At first sight, using any VoIP client on the iPhone or the iPod Touch (a.k.a. iDevices) may seem like a uninteresting thing. The reason for this is that Apple does not allow 3rd party applications to run in the background. So when a user close down his iVoIP Client he will not be able to receive any calls at all, thus defeating the reason for using VoIP on these devices in the first place.
However, if we take a look at some of the VoIP clients offerings available we notice that a few of these clients have the ability to receive incoming calls, even when the software it self is not running.
At first sight this seems to be a Good Thing – however, there are severe security implications by doing this. Users will in fact willingly, put them self under a man-in-the-middle attack.
3rd party proxies
Before continuing, let me use two pretty well known mobile applications as an example: Fring and Nimbuzz. Both applications support a whole slew of different means of communication – but if we take a closer look at the physical size of these program it become quite apparent that these applications does not have all the code for all the various services they let the user access.
The general rule is that these client providers will act as a proxy between the users client and the users service provider. Basically, when setting up your Nimbuzz client for SIP usage – it is not the client that will connect to your SIP server, but a server in the Nimbuzz network.
So in effect, Nimbuzz and Fring does keep a copy of your SIP credentials. It is unclear if they store the credential when the users client is not online.
SIP and the Apple Push Notification Service (APNS)
This is the new kid on the block. For quite some time now, the iDevices have had the ability to receive Push Notifications. This is something that could be of great use, and Apple has on numerous occasions stated how this technology can be used.
In practice a service provider can use the APNS to send out notifications to a specific iDevice. As far as I know, Apple has put no restriction on the content of such notifications.
What is happening behind the scene, is that SIP credentials stored in the iVoIP Client are transferred over to the client providers infrastructure (CPI). A server in the CPI will then re-register itself as a SIP client to your SIP server, with your SIP credentials.
When an incoming calls are present, the SIP signaling will be sent to the server in the CPI – and this server will then send out a Push Notification over the APNS netowrk, ending up in your iDevice. When the device receive the notification, it will display some information to the user. If the user confirm the notification – the VoIP Client is started, registering to your SIP server and will then accept the call.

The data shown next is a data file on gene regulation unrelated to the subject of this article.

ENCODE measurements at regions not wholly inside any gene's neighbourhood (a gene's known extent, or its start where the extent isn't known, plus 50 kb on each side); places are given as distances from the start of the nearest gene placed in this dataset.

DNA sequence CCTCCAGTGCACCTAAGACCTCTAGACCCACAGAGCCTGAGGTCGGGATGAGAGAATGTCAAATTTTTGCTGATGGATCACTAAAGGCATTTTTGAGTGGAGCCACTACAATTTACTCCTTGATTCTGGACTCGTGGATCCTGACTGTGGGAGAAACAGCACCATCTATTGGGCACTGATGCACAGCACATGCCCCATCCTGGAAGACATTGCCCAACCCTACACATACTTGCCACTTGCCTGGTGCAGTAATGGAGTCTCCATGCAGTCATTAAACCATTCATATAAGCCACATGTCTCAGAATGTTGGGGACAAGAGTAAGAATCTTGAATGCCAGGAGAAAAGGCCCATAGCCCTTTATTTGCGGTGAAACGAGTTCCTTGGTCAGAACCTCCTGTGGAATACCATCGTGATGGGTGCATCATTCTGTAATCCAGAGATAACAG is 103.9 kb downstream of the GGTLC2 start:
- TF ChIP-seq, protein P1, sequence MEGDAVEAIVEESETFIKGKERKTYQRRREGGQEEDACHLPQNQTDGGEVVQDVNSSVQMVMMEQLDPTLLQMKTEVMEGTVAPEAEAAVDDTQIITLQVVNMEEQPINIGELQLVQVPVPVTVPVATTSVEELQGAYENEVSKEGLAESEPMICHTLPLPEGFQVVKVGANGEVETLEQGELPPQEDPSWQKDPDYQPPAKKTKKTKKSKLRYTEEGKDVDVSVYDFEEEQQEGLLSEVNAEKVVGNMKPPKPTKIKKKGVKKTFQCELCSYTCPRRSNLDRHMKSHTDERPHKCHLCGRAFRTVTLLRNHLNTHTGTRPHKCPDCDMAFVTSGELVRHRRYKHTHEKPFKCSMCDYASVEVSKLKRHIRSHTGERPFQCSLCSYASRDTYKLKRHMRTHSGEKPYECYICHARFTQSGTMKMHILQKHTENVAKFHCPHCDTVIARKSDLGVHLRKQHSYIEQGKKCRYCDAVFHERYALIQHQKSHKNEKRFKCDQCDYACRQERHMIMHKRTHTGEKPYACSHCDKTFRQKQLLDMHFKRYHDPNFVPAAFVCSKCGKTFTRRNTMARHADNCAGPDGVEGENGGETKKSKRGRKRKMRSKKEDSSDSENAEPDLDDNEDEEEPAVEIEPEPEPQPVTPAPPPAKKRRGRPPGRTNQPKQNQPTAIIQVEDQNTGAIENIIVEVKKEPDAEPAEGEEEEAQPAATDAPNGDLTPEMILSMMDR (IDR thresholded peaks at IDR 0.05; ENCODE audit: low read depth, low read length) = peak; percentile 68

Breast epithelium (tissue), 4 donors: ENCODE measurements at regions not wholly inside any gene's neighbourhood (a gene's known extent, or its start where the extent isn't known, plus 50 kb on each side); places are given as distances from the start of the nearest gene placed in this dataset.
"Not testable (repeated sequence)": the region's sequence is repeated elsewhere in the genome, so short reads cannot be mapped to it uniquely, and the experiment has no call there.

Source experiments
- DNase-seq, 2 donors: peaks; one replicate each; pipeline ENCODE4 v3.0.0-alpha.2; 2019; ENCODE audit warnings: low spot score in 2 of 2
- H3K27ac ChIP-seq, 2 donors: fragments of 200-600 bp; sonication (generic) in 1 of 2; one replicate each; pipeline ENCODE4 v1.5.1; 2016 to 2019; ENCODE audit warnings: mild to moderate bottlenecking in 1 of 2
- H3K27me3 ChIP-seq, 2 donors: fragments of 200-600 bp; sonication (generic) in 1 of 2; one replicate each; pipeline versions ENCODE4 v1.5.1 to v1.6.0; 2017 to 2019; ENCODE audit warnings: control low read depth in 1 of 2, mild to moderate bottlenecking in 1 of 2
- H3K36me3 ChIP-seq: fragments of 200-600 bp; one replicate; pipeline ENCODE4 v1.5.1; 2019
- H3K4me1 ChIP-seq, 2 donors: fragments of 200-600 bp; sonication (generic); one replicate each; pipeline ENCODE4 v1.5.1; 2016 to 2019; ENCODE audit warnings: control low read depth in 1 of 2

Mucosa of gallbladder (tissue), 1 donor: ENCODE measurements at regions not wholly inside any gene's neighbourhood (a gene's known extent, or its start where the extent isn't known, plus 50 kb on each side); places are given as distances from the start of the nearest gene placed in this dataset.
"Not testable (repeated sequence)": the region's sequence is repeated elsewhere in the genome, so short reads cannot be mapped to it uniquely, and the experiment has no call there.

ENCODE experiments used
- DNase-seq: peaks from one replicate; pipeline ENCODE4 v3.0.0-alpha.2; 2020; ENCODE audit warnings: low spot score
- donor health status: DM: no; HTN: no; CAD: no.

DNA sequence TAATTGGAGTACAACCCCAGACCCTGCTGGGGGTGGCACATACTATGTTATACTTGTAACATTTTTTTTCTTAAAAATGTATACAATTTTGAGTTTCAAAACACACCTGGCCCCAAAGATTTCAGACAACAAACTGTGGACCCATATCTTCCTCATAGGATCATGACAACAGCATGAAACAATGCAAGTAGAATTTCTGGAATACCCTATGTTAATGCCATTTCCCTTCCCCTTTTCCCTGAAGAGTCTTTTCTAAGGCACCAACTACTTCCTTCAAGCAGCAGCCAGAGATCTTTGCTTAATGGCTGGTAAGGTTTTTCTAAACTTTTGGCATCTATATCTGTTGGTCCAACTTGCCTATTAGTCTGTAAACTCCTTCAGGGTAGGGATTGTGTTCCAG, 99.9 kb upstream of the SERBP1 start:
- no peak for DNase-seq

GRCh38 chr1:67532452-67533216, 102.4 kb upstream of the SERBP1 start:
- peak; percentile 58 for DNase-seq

In my opinion, giving away your SIP credentials to a 3rd party you have no control of, seems like a very bad idea. I also suspect that most service providers Acceptable End User Policy prohibit a user to give away his SIP credentials.
None of the companies providing 3rd party proxy solutions as their core business have, as far as I have found, publicly shown any documentation from a 3rd party stating that they do have a well funded security policy that is being upheld.
I do suspect that these companies are prime target for Black Hat telecom hackers. Just getting access to thousands of thousands SIP accounts which can be resold IS a tempting target.
The easiest way out of this mess if of course not to enable the client to use the APNS network. However, this defeat using a iVoIP Client efficiently.
A much better solution would be for the CPI to offer a WebService solution.
When a call comes into the switch/PBX, the switch could then do a WebService call to the CPI, and the CPI would then issue the Push Notification message over the APNS.
This is a clean and efficient solution that will have the same result for the end user, without compromising security: A Push Notification message of a incoming call – enabling the iDevice to start up the iVoIP Client and let the client handle the call.
Another solution could be to let companies with their own APNS agreement, send out their own Push Notifications. I have not spent too much time with the rules that Apple have for the APNS, so I can not say if this is in fact possible.